I am flattered that many people on this forum have made an effort to undermine peoples aspiration to be able to practice law. The question that lingers is whether it makes economical sense to enroll in a TTTT school where the avg student would graduate with 200k plus in debt. The answer is, not necessarily. My situation differs from most of my colleagues and so in my case it would be very advantageous to earn a JD from any ABA accredited university. I will concede that going to a 1T school should be a feat that everybody should strive for but unfortunately, many of us have to work with what we already have. I have two daughters and I will make every effort that they obtain admissions to a top higher learning institution. But i will also show them this forum so that they learn a lesson in humility in hopes that they don't spend their free time impugning other peoples efforts.
I don't mind being lectured by many of the young bright minds on this forum since i am in fact tress passing on a "top-law" website
I want to however bring to light that not everybody is in their early twenties wanting to impress some big-name law firm right out of college. And, not everybody that goes to a for-profit TTTT school will be stuck with the bill after graduation. I've received scholarships in order to defray the cost of my undergraduate and masters coursework and believe that it is feasible for any student going to a highly priced law school to do the same. I am fortunate to attend law school at no cost, plus receive a monthly stipend due to my efforts while serving honorably for our nations most elite military branch
Lucky for me and a many others, the plight of a combat disabled veteran can be easily be mitigated with educational benefits.
I can care less for working for a big name law firm since i already have my foot in the door working civil service. I am what you call a status former employee for having served and being hurt while in combat plus my civil service history. I've worked in hospital administration for many years and earning a JD or Phd would put me in good contention for an executive role in a government hospital. The pay grade for officers working under the executive pay grade scale start in the upper 90's up to 250k. All attainable in less than a decade coming out of law school. How do i know this? from experience and networking with hundreds of administrators, vendors and any other stakeholders involved in the procurement of business with the government.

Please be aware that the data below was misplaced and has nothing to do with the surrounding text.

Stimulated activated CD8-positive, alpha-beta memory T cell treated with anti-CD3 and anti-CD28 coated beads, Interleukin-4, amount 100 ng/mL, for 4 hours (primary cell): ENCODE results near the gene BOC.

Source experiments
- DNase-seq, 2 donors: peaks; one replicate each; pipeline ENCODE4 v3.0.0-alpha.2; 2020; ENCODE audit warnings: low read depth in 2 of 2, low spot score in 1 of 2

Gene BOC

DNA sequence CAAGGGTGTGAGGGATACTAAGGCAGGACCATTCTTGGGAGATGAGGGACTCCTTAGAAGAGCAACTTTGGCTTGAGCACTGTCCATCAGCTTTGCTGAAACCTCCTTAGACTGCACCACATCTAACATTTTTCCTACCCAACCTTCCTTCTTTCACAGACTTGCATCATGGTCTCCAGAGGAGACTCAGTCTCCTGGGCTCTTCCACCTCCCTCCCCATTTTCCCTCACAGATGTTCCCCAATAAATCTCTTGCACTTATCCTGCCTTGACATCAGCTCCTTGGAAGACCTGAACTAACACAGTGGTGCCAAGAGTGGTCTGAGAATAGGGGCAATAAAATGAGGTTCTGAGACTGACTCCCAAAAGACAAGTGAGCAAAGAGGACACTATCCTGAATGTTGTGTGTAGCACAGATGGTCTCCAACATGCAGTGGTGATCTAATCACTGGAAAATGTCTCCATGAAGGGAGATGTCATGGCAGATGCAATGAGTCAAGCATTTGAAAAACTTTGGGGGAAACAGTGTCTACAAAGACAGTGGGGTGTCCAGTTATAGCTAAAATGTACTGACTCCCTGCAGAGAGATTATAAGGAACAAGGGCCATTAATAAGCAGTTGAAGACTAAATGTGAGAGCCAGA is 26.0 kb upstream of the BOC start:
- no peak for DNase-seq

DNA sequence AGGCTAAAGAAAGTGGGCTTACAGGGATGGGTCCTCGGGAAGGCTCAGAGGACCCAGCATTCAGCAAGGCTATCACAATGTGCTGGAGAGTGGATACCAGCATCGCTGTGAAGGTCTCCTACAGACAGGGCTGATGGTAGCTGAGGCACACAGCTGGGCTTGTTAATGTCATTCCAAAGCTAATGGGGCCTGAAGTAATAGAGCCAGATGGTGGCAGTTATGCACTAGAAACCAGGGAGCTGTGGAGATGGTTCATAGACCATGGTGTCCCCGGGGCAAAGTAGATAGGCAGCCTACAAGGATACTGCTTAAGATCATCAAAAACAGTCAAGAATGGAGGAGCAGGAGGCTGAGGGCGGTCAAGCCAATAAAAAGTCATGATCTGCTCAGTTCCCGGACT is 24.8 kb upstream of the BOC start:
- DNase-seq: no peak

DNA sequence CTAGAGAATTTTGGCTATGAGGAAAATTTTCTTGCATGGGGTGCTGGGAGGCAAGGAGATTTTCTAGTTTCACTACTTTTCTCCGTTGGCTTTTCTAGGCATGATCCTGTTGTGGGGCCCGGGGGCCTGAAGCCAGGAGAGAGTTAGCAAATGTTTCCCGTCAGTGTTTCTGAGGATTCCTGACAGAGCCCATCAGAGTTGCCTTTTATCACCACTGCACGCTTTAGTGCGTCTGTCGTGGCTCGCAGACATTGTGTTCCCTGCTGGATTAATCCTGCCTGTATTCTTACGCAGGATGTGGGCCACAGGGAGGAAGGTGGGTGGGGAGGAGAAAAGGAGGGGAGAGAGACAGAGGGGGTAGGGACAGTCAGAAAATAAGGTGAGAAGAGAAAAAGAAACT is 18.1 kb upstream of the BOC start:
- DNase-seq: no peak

A contingency plan would be for me to return to the military and work as a JAG. I have the doors open since i have combat experience and have served honorably. A lot of young students enrolled in 4T schools have this option and can discharge all their law school debt should they decide to serve honorably for 6 years. A pay scale for officers is well above 50k or 80k (considering all the fringe benefits) plus the added bonus of having law school paid for.
As a military service member in the US Marines, i've learned to work with what i have. Perhaps we (law school students in TTTT institutions) have less lucrative options than our 1T counterparts but there are options. As law school students going to prestigious law schools, i would suppose that you would have better advice for anybody fortunate to have the opportunity to enroll to law school period.
I too have been skeptical about working with people from less than prestigious institutions of higher learning. In civil service I obtained my position for demonstrating quantitative skills and being able to exercise good judgment in grey subject matters. About a year before my departure, a co-worker was hired to do work side by side with me. This gentleman obtained a degree from a for-profit university (I won't name the college just know its a Kaplan, Univ Phoenix type of institution) and so i had my doubts of his abilities to function in our department thinking that his college probably handed his degree with minimal effort. I was wrong, this person was a wiz and could crunch numbers and project accurately better than anybody I've ever worked with. To top it off, he absorbed every bit of training in half the time it had taken every staff member before him. The moral of the story; our employer saw a college degree as a screening tool to be able to sit for an interview. Our interviewers saw that we (and i am assuming based on the dynamic in our office) encompassed the right technical skills but also looked for experience and humility. Those are qualities that cannot be learned at any university.
It was fun responding to many of your assertions. I agree that a lot of what you say is true for many law school students going to TTTT schools but i think i've demonstrated that not every case is the same, especially when you have mature students with a better grasp of the professional world. In any case, if you are an aspiring law school student and feel that you may be a discouraged by what you've read, don't be! Contact me at and I'll take the time to give you constructive advice. If your fresh out of undergrad and have the opportunity to re-take the LSAT and have a descent GPA, depending on the timing, i would concur with a lot of people on this site predicate, retake the LSAT.